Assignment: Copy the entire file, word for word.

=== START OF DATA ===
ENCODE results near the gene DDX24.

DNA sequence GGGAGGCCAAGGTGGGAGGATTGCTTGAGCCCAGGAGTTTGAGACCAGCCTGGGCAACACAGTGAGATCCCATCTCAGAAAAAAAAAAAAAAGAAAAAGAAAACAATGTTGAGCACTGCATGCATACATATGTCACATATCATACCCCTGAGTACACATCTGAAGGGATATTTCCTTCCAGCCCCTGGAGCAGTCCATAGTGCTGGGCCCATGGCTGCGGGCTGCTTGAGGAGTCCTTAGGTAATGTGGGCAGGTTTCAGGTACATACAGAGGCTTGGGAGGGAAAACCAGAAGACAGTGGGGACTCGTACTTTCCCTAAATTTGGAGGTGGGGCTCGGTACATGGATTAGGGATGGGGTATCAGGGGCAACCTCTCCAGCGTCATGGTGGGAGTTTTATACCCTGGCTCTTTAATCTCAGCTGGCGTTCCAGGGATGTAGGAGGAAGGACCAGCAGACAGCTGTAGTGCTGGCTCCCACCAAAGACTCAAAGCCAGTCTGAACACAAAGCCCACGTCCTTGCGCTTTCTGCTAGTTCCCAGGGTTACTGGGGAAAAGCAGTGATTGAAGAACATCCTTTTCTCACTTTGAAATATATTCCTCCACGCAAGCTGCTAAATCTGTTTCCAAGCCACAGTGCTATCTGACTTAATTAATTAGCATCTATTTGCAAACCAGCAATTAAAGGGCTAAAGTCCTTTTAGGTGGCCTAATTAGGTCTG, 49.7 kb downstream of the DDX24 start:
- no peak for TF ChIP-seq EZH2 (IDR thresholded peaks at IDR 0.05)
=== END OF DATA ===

ENCODE results near the gene DDX24.

DNA sequence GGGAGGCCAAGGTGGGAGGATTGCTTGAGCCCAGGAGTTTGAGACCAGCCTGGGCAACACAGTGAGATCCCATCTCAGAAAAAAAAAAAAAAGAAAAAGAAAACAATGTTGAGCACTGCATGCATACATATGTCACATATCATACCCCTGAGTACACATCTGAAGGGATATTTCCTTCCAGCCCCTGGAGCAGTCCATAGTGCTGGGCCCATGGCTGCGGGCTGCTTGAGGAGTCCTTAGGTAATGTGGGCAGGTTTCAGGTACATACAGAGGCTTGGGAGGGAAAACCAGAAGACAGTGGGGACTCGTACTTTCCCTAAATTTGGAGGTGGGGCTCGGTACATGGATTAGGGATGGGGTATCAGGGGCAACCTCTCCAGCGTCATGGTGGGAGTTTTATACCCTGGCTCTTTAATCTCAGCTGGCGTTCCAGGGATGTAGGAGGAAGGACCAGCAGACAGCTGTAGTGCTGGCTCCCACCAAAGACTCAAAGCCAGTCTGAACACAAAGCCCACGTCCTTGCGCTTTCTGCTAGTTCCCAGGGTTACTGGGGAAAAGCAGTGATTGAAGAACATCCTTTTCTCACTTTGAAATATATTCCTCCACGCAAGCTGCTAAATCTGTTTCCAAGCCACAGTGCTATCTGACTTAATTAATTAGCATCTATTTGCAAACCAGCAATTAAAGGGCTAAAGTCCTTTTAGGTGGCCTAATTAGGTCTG, 49.7 kb downstream of the DDX24 start:
- no peak for TF ChIP-seq EZH2 (IDR thresholded peaks at IDR 0.05)